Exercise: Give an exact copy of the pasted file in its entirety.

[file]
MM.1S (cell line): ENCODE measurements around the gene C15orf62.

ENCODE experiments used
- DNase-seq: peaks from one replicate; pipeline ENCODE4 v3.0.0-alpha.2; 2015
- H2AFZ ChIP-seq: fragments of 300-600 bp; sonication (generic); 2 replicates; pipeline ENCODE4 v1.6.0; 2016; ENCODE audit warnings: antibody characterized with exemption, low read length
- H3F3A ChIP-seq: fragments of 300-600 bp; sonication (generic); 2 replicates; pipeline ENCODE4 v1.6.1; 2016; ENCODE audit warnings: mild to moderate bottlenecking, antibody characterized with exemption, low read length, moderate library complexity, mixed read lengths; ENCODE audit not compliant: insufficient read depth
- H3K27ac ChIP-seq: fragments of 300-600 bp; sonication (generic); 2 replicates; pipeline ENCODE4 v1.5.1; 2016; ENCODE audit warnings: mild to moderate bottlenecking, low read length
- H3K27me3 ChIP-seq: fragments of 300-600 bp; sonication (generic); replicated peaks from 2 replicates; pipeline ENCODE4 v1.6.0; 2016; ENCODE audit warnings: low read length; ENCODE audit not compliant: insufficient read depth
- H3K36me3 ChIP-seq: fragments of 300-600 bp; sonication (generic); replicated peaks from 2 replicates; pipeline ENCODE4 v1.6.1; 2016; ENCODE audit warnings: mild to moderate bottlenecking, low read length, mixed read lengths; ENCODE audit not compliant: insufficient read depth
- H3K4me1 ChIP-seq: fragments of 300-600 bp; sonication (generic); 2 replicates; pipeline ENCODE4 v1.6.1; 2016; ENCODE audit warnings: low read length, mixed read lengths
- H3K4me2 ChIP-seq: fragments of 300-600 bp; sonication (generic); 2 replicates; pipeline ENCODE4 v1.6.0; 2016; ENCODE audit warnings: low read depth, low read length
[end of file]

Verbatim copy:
MM.1S (cell line): ENCODE measurements around the gene C15orf62.

ENCODE experiments used
- DNase-seq: peaks from one replicate; pipeline ENCODE4 v3.0.0-alpha.2; 2015
- H2AFZ ChIP-seq: fragments of 300-600 bp; sonication (generic); 2 replicates; pipeline ENCODE4 v1.6.0; 2016; ENCODE audit warnings: antibody characterized with exemption, low read length
- H3F3A ChIP-seq: fragments of 300-600 bp; sonication (generic); 2 replicates; pipeline ENCODE4 v1.6.1; 2016; ENCODE audit warnings: mild to moderate bottlenecking, antibody characterized with exemption, low read length, moderate library complexity, mixed read lengths; ENCODE audit not compliant: insufficient read depth
- H3K27ac ChIP-seq: fragments of 300-600 bp; sonication (generic); 2 replicates; pipeline ENCODE4 v1.5.1; 2016; ENCODE audit warnings: mild to moderate bottlenecking, low read length
- H3K27me3 ChIP-seq: fragments of 300-600 bp; sonication (generic); replicated peaks from 2 replicates; pipeline ENCODE4 v1.6.0; 2016; ENCODE audit warnings: low read length; ENCODE audit not compliant: insufficient read depth
- H3K36me3 ChIP-seq: fragments of 300-600 bp; sonication (generic); replicated peaks from 2 replicates; pipeline ENCODE4 v1.6.1; 2016; ENCODE audit warnings: mild to moderate bottlenecking, low read length, mixed read lengths; ENCODE audit not compliant: insufficient read depth
- H3K4me1 ChIP-seq: fragments of 300-600 bp; sonication (generic); 2 replicates; pipeline ENCODE4 v1.6.1; 2016; ENCODE audit warnings: low read length, mixed read lengths
- H3K4me2 ChIP-seq: fragments of 300-600 bp; sonication (generic); 2 replicates; pipeline ENCODE4 v1.6.0; 2016; ENCODE audit warnings: low read depth, low read length